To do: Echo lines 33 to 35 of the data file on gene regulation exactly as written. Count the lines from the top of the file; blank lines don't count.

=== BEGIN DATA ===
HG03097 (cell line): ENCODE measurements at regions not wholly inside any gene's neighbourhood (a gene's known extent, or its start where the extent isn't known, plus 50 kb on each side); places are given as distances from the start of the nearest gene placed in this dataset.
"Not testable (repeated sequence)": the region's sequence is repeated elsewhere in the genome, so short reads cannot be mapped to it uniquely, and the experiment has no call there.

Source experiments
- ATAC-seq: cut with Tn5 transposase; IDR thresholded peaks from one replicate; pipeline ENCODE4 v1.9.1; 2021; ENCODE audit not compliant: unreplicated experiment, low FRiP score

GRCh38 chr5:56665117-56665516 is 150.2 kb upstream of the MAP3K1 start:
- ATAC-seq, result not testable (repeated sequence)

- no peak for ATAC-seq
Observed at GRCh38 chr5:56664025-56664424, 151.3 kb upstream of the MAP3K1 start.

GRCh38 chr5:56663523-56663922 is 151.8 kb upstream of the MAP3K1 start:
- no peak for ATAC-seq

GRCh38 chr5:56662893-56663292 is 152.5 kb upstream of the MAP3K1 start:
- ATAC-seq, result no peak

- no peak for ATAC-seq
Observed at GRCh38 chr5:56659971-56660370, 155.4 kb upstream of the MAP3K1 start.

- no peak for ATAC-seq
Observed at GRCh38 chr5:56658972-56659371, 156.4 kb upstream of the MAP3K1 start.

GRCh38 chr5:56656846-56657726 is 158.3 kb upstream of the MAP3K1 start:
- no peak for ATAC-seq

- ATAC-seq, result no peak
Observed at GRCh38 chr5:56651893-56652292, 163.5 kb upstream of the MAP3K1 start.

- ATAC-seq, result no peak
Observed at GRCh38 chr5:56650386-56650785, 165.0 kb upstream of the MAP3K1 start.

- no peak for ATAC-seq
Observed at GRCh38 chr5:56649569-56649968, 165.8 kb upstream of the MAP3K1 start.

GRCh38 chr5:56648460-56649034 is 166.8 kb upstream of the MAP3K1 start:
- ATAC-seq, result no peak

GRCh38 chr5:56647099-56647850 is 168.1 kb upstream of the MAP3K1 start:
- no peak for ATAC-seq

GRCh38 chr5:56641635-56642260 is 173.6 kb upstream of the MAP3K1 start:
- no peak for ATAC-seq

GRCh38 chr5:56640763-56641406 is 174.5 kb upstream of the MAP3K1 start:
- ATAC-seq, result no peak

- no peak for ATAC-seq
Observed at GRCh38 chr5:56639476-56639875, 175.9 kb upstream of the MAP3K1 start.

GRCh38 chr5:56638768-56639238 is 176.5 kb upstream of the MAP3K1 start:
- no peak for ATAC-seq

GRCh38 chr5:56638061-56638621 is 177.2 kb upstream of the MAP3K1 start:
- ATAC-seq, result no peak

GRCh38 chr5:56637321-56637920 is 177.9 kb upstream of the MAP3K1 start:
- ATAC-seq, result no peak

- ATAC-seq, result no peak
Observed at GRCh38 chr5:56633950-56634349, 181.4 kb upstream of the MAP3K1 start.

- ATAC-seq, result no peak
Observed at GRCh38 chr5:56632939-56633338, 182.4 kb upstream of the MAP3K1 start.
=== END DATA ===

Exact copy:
- no peak for ATAC-seq
Observed at GRCh38 chr5:56639476-56639875, 175.9 kb upstream of the MAP3K1 start.

GRCh38 chr5:56638768-56639238 is 176.5 kb upstream of the MAP3K1 start: